Q&A: Lauren Manning - Modern Farmer

Q&A: Lauren Manning

Meet Lauren Manning, a lawyer apprenticing at Ozark Pasture Beef.

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But after losing her job at the law firm she made the decision to pursue a Masters of Law in food and agriculture at University of Arkansas School of Law, where she’s an adjunct professor. She also began writing for AgFunderNews, a website about technology in the agricultural sector, and became an apprentice at Ozark Pasture Beef (OPB). Now, she’s days away from finishing her first semester in the program and very happy with the choices she’s made.

“I can’t say I’m a farmer, but I’m certainly a new student of the trade. I’m like the newborn calf wandering around the pasture experiencing the world for the first time,” she tells Modern Farmer in an email.

As an apprentice at OPB, Manning is getting hands-on training at a grass-fed beef operation. She says she felt that if she was going to “talk the talk” about policy, advise farmers, or make recommendations on ag issues she needed to “walk the walk” first. She went on a farm tour of OPB, met one of the operation’s partners, and was soon working there. “The joke is that I came out to the farm and never left,” she says.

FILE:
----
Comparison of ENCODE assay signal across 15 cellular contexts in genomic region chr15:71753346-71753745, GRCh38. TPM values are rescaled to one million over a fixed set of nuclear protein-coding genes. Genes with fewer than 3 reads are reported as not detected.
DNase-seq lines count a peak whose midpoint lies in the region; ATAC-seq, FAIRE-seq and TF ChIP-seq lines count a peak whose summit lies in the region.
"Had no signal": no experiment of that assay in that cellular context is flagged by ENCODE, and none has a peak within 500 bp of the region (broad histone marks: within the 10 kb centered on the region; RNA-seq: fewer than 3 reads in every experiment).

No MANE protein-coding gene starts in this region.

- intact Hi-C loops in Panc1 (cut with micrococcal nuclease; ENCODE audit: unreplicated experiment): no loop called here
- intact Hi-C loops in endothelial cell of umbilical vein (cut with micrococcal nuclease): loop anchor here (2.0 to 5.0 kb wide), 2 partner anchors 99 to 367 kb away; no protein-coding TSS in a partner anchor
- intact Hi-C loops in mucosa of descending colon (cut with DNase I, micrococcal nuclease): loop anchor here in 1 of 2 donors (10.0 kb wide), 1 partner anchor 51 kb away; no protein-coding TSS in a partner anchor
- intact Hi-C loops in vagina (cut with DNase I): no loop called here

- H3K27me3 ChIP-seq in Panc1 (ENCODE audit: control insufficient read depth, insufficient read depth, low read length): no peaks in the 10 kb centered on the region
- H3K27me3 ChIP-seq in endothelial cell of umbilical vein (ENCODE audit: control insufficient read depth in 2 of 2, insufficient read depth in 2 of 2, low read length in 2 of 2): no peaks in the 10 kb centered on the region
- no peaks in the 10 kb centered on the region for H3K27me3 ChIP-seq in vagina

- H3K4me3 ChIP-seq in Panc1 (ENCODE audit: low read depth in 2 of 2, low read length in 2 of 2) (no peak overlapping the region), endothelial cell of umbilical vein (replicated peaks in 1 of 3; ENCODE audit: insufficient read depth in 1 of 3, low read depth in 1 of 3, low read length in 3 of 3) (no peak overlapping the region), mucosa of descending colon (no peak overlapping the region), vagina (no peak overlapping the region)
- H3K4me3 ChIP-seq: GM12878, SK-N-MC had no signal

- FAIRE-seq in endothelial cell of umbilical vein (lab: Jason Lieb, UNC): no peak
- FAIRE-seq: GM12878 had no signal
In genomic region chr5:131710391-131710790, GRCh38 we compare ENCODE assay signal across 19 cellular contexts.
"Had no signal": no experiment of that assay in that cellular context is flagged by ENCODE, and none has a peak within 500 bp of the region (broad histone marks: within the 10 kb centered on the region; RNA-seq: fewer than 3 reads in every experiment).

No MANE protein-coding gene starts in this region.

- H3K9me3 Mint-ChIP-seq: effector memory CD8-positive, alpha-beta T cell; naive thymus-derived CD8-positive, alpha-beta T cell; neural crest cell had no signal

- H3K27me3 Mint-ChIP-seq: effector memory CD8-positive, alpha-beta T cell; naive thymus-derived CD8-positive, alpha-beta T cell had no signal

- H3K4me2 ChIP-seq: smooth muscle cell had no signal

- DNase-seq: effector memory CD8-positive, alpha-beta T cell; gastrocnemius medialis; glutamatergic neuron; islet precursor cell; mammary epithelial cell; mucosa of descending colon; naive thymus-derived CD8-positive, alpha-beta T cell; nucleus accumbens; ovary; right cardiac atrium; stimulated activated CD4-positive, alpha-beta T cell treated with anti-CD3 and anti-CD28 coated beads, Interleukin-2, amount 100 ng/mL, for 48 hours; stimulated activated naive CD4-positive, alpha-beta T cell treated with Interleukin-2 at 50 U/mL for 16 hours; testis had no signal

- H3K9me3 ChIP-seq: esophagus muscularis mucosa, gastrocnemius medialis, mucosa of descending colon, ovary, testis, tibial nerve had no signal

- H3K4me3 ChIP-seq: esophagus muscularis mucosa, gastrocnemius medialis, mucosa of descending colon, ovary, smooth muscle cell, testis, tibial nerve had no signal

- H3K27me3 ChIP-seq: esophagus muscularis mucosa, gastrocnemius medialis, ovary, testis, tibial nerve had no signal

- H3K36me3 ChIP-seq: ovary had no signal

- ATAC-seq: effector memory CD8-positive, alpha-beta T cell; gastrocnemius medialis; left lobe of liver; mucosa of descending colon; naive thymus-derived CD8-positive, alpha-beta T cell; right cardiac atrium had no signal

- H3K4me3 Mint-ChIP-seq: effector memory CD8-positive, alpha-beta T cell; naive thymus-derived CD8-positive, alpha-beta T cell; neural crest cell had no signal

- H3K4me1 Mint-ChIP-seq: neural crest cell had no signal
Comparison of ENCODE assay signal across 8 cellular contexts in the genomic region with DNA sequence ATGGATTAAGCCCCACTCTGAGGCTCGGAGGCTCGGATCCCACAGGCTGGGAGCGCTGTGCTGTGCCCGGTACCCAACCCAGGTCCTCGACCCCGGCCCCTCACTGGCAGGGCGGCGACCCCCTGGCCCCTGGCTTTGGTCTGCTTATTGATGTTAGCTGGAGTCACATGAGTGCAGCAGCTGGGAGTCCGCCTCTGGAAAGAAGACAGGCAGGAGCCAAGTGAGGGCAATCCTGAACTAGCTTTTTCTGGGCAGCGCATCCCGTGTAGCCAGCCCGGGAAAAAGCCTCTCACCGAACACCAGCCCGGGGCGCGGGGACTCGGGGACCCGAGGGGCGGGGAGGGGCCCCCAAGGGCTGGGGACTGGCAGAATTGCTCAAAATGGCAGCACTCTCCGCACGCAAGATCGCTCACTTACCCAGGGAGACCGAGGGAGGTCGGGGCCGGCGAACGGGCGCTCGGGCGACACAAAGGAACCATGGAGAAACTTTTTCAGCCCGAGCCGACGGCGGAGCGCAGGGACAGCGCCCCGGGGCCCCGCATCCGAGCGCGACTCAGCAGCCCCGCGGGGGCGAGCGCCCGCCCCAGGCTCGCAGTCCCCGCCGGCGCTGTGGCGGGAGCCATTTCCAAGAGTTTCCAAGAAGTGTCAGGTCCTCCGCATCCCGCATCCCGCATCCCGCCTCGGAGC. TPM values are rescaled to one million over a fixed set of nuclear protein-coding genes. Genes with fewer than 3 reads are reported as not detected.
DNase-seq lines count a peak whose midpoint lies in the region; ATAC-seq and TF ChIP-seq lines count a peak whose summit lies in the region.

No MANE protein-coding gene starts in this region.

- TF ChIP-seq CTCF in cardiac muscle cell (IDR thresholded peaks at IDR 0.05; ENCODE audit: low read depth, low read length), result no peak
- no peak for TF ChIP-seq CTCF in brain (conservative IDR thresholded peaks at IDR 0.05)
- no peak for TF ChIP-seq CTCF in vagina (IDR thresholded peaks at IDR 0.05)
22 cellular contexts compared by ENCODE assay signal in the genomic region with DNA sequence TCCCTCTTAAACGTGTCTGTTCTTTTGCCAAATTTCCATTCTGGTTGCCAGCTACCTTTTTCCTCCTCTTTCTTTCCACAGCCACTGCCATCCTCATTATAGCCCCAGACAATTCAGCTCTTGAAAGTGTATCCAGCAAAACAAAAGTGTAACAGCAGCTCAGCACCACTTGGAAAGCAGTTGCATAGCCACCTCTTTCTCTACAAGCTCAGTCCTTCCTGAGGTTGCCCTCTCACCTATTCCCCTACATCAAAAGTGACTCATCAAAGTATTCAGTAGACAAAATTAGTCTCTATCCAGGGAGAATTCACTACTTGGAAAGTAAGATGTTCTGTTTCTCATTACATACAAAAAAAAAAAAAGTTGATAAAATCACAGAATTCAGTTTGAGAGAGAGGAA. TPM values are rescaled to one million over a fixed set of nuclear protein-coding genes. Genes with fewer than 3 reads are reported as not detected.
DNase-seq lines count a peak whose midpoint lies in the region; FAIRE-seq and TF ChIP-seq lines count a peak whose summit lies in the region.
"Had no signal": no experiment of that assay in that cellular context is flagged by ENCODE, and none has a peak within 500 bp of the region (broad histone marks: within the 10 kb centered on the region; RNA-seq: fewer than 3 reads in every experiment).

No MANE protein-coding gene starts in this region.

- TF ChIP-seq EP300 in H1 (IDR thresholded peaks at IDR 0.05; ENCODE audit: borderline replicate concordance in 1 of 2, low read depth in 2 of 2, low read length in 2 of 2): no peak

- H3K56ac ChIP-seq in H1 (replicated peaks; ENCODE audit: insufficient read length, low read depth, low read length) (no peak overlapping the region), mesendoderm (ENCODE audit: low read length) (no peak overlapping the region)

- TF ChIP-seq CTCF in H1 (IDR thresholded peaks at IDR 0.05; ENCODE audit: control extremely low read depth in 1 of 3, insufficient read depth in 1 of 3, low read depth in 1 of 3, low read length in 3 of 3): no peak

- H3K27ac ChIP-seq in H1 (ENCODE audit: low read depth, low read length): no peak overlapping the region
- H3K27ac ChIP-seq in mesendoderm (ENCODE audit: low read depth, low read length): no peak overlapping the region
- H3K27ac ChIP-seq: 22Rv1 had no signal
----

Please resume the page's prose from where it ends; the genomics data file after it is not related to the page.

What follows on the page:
Modern Farmer: Why do you consider yourself a modern farmer?

Lauren Manning: I didn’t grow up on a farm, I don’t have any farmers in my immediate family, and I’ve never lived in a rural area. I used to think that I needed to check off one of those boxes to even consider becoming a farmer, but I think that notion is waning. With the average age of farmers steadily increasing, we need to incentivize people to join the industry and get involved in farming and agriculture. In the past, children often left the farm to seek non-agricultural careers in cities and urban areas. I think we are going to start seeing some people doing just the opposite. There’s this antiquated, dusty black-and-white photograph image that has characterized farming for quite some time. I think, or hope, that sentiment is fading and that people are starting to see it as a really rewarding and enjoyable career path, hobby, or full-on lifestyle. Truly farming is a public service, and if we don’t have men and women willing to take on that role, we are going to be in trouble. I recently started interning with the National Young Farmers Coalition to learn more about the specific issues that impact young farmers, or keep people interested in farming from making the transition. They do critical work.